Then the time came when Corey was gone. And, though I am a little ashamed to admit it, my mood somehow twisted Ambien into something that would alleviate my sorrows. If I’m not awake, how can I keep feeling miserable? Suddenly I wanted to take it all the time to escape the pain I was in… and that was the time I had to look at taking Ambien and say,

Woah. Ok, clearly I should not be taking this.

I don’t know how things progressed, transforming from a simple sleep aid to a drug but it was time that it stopped.

I took an antidepressant once that not only flung me into mania, it also gave me withdrawals at the hospital, leaving me feeling the worst I ever have in my entire life. Before that I didn’t know medications could hold such a strong sway over someone’s body, and I’ve been terrified ever since that it could happen again.

After a couple months of taking Ambien almost every night, I was mortified. How horrible was stopping going to feel? Would I ever sleep again? Would I ultimately have to trade one sleep aid for another with my doctor? I simply didn’t feel like I could go back to staying awake for hours at a time each night, alone, with nothing to do but feel crummy.

But I gave it a try.

The first night I stayed awake 3 hours after getting in bed, but the second night I only stayed awake for one. By the third night I fell asleep the instant my head hit the pillow, without a sleep aid at all.

It wasn’t that bad. Not really a big deal, it turns out, but I had become so dependent on being able to sleep whenever I wanted (or needed) to escape that it was my expectations that needed the makeover, not my ability to sleep apparently.

I don’t like the idea of being addicted to anything, and I’m glad I had the guts to break the cycle a little bit. As it turns out, I can sleep just fine on my own now (at least until the next manic period) and being able to do so without the aid of a medication makes me feel stronger, less hesitant, and afraid. You can believe that when a sleepless night comes I will still take an ambien here or there, but I do it with the knowledge that I’m doing it because I choose to, not because I feel like I have to.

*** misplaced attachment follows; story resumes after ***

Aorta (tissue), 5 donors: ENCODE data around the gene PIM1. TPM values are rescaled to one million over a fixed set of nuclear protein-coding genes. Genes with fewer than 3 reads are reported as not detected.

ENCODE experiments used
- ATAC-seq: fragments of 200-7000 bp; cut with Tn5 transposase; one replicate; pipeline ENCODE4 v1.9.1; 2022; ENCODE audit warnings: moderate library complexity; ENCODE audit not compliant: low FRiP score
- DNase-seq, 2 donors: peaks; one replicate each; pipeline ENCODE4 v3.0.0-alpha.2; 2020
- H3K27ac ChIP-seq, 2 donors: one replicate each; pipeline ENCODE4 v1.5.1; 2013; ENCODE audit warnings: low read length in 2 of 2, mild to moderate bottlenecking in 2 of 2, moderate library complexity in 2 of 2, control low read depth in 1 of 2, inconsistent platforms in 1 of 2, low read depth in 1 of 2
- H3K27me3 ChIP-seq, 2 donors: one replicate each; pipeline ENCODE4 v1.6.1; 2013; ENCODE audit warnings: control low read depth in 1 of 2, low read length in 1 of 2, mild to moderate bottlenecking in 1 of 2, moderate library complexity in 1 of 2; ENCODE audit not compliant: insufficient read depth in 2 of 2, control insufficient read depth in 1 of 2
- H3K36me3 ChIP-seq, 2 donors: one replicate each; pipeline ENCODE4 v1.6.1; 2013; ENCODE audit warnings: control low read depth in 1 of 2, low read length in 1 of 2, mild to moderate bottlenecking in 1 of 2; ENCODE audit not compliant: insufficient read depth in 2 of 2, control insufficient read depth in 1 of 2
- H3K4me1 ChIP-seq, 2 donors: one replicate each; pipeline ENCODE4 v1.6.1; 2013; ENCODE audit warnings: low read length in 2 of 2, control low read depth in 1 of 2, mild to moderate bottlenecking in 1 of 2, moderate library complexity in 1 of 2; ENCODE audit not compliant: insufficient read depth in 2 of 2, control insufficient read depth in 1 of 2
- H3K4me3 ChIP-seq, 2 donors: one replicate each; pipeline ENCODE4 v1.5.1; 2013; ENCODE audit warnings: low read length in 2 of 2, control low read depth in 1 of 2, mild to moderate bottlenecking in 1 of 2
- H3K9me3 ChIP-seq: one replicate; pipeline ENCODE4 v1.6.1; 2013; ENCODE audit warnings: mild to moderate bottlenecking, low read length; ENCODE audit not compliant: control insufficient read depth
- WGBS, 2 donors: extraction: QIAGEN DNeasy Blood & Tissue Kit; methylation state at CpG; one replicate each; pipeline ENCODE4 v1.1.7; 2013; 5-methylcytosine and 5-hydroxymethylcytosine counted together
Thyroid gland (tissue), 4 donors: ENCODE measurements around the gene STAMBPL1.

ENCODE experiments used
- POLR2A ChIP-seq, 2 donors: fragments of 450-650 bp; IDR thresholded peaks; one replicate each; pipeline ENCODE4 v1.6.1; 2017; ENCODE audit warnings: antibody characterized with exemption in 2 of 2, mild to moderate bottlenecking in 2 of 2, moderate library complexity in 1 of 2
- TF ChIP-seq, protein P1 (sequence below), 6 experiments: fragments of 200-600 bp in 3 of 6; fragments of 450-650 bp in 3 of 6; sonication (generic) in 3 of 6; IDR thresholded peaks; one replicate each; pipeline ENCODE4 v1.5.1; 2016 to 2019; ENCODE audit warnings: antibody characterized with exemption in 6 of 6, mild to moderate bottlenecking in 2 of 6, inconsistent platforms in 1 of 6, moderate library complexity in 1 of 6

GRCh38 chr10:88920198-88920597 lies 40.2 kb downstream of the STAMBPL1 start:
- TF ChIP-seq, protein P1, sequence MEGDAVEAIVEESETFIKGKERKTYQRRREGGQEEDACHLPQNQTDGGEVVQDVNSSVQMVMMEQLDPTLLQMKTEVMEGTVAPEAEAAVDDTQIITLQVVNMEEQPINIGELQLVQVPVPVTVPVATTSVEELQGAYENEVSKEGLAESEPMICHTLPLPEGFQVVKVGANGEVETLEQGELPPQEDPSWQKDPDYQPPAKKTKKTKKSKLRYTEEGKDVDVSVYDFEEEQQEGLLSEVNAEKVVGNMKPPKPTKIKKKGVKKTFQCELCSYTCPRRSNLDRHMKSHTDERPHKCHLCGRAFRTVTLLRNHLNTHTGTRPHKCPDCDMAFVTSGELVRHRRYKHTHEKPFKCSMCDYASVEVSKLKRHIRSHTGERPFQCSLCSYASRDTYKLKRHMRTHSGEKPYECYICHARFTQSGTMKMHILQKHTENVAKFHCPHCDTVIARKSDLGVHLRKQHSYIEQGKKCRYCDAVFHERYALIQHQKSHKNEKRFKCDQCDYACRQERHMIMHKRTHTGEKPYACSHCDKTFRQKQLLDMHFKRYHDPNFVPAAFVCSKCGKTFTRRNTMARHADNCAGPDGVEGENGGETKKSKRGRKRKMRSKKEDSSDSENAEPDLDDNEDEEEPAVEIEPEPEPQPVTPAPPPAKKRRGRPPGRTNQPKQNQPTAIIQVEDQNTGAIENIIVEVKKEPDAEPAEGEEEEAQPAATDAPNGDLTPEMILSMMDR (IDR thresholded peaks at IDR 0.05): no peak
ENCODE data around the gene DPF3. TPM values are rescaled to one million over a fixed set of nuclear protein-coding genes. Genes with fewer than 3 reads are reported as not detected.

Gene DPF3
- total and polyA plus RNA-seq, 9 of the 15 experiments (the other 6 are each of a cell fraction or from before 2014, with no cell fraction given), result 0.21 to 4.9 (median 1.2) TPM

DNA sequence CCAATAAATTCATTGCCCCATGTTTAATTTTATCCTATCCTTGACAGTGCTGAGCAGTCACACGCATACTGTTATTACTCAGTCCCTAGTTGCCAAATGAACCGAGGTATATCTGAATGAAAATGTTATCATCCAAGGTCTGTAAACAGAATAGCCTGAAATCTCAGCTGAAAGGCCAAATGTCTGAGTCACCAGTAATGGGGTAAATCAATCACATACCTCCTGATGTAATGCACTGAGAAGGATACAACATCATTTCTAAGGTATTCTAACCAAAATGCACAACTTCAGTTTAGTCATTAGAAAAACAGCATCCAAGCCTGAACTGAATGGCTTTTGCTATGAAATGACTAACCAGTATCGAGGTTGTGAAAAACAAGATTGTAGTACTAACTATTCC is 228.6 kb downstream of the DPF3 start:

SSDI Update – Contact From the SSDI Office

Shortly after writing last week’s update on the phone call I got from social security (about my SSDI application) I received my first rejection letter.

Again, I must say I wasn’t very phased by this, because I understand that I will probably get two rejections before a potential acceptance.

I can see how a rejection letter could shake the very foundation of one’s being though. Reading the letter was like having needles poking into my stomach. I think it is human nature to feel sick when you’ve struggled and someone denies you acknowledgment of that.

I am in the process of contacting my advocate to get the ball rolling on the next step (the appeal), as I have 60 days from the date of receiving the rejection letter to request an appeal. Shouldn’t be a problem, and I’d like to do it much sooner to get things moving again.

That way I can hurry up and wait.

First Day of Spring

Another winter over without a hospitalization. I consider this something of a feat, when compared to some of my winters of the past. Spring is usually a little rough for me as well, but things are relatively ok right now… which gives me hope.

It is a little funny to me though, no matter how good I’m feeling or how smoothly things seem to be going, there is always this moment that is something like waking up, where I realize my mood actually has been influenced over the last x amount of days or weeks.